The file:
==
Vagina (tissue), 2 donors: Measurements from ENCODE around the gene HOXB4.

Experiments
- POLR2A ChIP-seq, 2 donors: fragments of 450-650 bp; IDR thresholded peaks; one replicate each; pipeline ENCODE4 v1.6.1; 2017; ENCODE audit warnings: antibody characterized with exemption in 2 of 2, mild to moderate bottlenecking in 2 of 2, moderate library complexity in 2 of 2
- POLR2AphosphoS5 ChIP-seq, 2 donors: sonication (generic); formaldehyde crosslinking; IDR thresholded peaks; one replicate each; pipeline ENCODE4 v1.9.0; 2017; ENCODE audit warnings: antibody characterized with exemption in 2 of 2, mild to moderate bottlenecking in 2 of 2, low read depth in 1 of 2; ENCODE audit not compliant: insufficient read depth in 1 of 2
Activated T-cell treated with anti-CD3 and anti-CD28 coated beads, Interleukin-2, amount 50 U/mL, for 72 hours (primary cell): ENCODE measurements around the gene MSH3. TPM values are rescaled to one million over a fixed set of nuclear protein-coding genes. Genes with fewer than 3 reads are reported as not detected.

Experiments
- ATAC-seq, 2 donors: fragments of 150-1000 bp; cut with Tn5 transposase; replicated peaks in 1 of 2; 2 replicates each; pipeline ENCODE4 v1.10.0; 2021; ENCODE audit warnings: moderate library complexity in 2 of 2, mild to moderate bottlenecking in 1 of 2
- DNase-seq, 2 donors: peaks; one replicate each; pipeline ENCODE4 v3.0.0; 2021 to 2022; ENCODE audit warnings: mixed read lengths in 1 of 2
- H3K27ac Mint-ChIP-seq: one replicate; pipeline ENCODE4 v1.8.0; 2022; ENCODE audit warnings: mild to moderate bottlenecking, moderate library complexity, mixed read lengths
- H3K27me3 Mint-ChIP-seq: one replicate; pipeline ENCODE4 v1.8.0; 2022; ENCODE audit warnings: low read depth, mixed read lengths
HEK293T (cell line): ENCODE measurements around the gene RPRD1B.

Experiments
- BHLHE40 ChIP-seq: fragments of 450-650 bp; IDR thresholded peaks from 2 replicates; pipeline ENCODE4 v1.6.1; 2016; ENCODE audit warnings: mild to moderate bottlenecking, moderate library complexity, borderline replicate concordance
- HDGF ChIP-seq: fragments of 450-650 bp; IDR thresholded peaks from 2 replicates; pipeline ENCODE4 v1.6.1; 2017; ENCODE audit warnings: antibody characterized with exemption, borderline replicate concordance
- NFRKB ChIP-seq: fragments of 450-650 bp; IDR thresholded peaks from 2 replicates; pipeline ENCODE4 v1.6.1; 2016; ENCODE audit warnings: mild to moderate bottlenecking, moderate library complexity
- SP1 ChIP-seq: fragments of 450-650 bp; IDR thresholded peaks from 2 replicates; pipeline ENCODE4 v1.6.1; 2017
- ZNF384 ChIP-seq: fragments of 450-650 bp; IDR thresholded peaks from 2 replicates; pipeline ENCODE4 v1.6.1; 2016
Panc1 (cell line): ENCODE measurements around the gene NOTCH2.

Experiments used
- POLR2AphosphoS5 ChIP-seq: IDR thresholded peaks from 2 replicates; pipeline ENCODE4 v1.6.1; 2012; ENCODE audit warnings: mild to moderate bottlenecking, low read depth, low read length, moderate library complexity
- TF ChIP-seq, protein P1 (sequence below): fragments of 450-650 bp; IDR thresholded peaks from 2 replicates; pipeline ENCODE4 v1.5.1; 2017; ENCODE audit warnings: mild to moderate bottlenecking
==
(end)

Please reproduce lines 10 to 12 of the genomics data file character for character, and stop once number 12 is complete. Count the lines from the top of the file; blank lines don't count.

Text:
- H3K27me3 Mint-ChIP-seq: one replicate; pipeline ENCODE4 v1.8.0; 2022; ENCODE audit warnings: low read depth, mixed read lengths
HEK293T (cell line): ENCODE measurements around the gene RPRD1B.

Experiments